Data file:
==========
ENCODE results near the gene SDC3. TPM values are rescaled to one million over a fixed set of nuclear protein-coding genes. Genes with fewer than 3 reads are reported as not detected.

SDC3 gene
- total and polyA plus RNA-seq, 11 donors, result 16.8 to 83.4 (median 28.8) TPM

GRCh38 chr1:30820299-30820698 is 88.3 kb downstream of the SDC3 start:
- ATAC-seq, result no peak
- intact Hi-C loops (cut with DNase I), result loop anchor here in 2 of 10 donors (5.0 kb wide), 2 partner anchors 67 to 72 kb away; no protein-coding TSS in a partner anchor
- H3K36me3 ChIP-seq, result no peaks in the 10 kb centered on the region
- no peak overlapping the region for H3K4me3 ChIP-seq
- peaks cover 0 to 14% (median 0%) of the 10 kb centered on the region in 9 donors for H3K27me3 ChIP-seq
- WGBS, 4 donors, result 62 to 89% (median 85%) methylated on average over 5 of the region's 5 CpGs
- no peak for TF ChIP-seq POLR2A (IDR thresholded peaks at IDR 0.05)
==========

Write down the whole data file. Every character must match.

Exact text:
ENCODE results near the gene SDC3. TPM values are rescaled to one million over a fixed set of nuclear protein-coding genes. Genes with fewer than 3 reads are reported as not detected.

SDC3 gene
- total and polyA plus RNA-seq, 11 donors, result 16.8 to 83.4 (median 28.8) TPM

GRCh38 chr1:30820299-30820698 is 88.3 kb downstream of the SDC3 start:
- ATAC-seq, result no peak
- intact Hi-C loops (cut with DNase I), result loop anchor here in 2 of 10 donors (5.0 kb wide), 2 partner anchors 67 to 72 kb away; no protein-coding TSS in a partner anchor
- H3K36me3 ChIP-seq, result no peaks in the 10 kb centered on the region
- no peak overlapping the region for H3K4me3 ChIP-seq
- peaks cover 0 to 14% (median 0%) of the 10 kb centered on the region in 9 donors for H3K27me3 ChIP-seq
- WGBS, 4 donors, result 62 to 89% (median 85%) methylated on average over 5 of the region's 5 CpGs
- no peak for TF ChIP-seq POLR2A (IDR thresholded peaks at IDR 0.05)